Take the time to define roles, responsibilities, and expectations.
Roles, responsibilities, and expectations are especially critical for productive working relationships within the project team and with supervisors of clinic staff. If the center had given more time and attention to this, project leaders believe they may have avoided the small amount of clinic staff turnover it did experience.
Involve frontline staff from the get-go.
Frontline staff have excellent ideas and are resilient – involve them sooner rather than later in the process. This can make for smoother transitions regarding responsibilities and help a clinic meet stated principles, such as challenging the status quo and organizational hierarchy. Involving clinic staff early in the process can also help to empower them to make their own decisions within an operational framework.
Keep the focus on the problem, not the solution.
Clearly identify the problem—in this case overwhelming caseloads and clients stuck waiting for treatment—to help generate possible solutions and prototypes to solve a complex problem.
Identify appropriate technology partners to help achieve goals.
Buyer beware: Startup companies are inherently volatile. In Jefferson’s case, the tech entity that helped on the design phase with screening tools and alert systems was acquired by a larger company that was not interested in pursuing clients in the mental health market. Choose to work with such companies with caution, and perhaps outside the constraints of funded grants.
- Define and refine clinic staff roles and responsibilities.
- Hold a whiteboarding brainstorm session with clinic staff with the goal to build trust, generate ideas, and plan for the future.
- Expand clinical team to combat turnover.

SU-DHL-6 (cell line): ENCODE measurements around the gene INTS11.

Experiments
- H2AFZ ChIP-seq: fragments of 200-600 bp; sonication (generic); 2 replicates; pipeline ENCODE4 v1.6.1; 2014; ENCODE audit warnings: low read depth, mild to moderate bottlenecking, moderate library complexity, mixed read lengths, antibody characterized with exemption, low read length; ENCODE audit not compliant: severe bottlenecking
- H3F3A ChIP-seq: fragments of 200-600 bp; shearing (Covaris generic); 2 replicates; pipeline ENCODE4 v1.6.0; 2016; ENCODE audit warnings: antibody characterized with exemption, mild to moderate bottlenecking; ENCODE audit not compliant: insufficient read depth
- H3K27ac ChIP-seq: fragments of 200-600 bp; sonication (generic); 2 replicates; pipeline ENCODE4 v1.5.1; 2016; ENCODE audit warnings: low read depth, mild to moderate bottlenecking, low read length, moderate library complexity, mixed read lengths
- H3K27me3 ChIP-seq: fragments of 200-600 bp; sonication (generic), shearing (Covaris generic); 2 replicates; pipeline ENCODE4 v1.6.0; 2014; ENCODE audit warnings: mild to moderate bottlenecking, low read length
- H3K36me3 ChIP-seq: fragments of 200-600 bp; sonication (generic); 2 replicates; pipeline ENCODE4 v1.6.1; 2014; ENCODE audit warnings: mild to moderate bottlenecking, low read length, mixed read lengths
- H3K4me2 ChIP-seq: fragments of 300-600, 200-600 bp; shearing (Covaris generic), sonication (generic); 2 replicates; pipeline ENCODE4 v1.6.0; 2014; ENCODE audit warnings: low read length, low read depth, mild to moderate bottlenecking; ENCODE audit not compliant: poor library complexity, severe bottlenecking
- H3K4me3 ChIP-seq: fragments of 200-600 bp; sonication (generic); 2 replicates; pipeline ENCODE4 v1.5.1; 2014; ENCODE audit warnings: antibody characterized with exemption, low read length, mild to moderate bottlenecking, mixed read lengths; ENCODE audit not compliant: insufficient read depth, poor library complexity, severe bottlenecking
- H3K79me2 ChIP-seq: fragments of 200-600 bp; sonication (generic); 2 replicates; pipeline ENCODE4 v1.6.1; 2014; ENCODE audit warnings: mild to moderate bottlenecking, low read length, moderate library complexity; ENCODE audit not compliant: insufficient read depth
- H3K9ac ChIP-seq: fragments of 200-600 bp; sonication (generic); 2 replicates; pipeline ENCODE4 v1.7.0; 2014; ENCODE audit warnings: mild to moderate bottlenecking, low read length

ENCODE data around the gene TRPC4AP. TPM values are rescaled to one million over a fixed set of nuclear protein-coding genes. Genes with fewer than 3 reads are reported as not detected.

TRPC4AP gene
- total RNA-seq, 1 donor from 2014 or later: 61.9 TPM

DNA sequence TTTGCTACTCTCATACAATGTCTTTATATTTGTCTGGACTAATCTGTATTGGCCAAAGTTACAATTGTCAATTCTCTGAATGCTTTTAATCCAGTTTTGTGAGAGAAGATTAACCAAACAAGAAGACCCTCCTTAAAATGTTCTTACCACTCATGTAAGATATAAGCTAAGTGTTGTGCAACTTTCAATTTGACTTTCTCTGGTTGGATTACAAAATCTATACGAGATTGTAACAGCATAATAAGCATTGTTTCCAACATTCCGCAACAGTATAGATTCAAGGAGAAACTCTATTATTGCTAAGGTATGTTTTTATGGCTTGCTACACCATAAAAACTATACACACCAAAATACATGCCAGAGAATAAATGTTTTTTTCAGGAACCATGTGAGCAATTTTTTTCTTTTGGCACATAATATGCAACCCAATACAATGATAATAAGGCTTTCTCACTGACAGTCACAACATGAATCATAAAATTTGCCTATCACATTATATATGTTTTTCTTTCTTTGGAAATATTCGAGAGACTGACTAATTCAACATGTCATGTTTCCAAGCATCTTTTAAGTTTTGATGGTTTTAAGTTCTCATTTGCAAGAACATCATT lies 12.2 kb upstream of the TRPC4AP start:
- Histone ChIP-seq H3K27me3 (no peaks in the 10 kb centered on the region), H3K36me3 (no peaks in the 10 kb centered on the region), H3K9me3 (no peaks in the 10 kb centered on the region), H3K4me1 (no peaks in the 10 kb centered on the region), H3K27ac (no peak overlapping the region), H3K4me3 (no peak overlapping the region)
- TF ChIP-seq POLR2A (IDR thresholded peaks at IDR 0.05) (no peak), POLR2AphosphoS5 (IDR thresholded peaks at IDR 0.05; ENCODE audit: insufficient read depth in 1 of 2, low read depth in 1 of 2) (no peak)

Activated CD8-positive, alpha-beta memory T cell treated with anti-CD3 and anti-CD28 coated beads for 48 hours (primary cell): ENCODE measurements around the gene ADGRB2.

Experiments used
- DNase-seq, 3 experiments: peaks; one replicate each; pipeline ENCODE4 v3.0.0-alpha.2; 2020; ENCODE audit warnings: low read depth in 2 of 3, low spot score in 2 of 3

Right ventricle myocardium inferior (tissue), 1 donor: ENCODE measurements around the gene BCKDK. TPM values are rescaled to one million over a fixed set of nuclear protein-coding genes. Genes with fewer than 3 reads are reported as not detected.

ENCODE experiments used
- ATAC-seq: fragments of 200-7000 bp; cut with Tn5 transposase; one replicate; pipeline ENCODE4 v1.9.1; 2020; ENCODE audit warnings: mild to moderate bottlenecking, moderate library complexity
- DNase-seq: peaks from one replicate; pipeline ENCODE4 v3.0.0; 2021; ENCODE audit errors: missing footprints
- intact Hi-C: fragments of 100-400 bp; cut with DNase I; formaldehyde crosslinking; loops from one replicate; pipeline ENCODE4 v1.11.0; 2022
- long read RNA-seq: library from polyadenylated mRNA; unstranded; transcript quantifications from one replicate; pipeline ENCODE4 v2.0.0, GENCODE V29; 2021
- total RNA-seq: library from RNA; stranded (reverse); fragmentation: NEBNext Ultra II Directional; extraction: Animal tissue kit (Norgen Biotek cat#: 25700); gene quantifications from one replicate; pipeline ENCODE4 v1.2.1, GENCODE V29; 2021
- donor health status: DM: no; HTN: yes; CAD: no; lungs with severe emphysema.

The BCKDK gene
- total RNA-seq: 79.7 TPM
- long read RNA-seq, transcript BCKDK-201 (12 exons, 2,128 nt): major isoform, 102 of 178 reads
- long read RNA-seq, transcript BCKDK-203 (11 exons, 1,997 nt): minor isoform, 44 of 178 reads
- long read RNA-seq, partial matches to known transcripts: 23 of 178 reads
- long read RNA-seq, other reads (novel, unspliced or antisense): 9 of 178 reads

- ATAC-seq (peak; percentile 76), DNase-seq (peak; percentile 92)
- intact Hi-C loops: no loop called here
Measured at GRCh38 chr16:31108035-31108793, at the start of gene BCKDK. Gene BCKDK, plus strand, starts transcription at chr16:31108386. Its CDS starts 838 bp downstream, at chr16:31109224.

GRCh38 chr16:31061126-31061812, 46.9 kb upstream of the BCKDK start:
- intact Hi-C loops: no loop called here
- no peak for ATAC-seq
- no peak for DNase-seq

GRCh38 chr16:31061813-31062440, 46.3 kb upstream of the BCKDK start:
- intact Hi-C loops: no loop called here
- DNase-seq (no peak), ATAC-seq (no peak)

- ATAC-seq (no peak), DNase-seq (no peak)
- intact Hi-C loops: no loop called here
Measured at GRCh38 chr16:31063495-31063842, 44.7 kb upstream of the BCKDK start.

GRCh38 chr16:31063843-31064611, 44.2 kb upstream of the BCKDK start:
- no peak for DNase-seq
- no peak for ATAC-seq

- Experiment with ways to introduce patients to members of the care team to develop and strengthen relationships.
- Refine task board and dashboard for maximum efficiency.
- Create formal triage and handoff procedures.
- Focus more on patient experience and satisfaction.
The Jefferson Center for Mental Health is part of a CCI collaborative designed to support innovation to better address the health of historically underserved Coloradan communities. The Colorado Health Innovation Community (CHIC) helps health care safety net organizations identify, test, and evaluate new approaches with the potential to improve care experiences for low-income Coloradans. The program draws on human-centered design and sustainable solutions for patients and staff alike, with an emphasis on technological innovation that can help strengthen health and health care. JCMH is one of seven clinics in the cohort, including Clinica Family Health, Every Child Pediatrics, Jefferson Center for Mental Health, Mental Health Center of Denver, Melissa Memorial Hospital, Solvista Health, and STRIDE Community Health Center. Partners on the project include Colorado Health Foundation, The Colorado Health Access Fund of the Denver Foundation, Rose Community Foundation, Community First Foundation, and Colorado Access.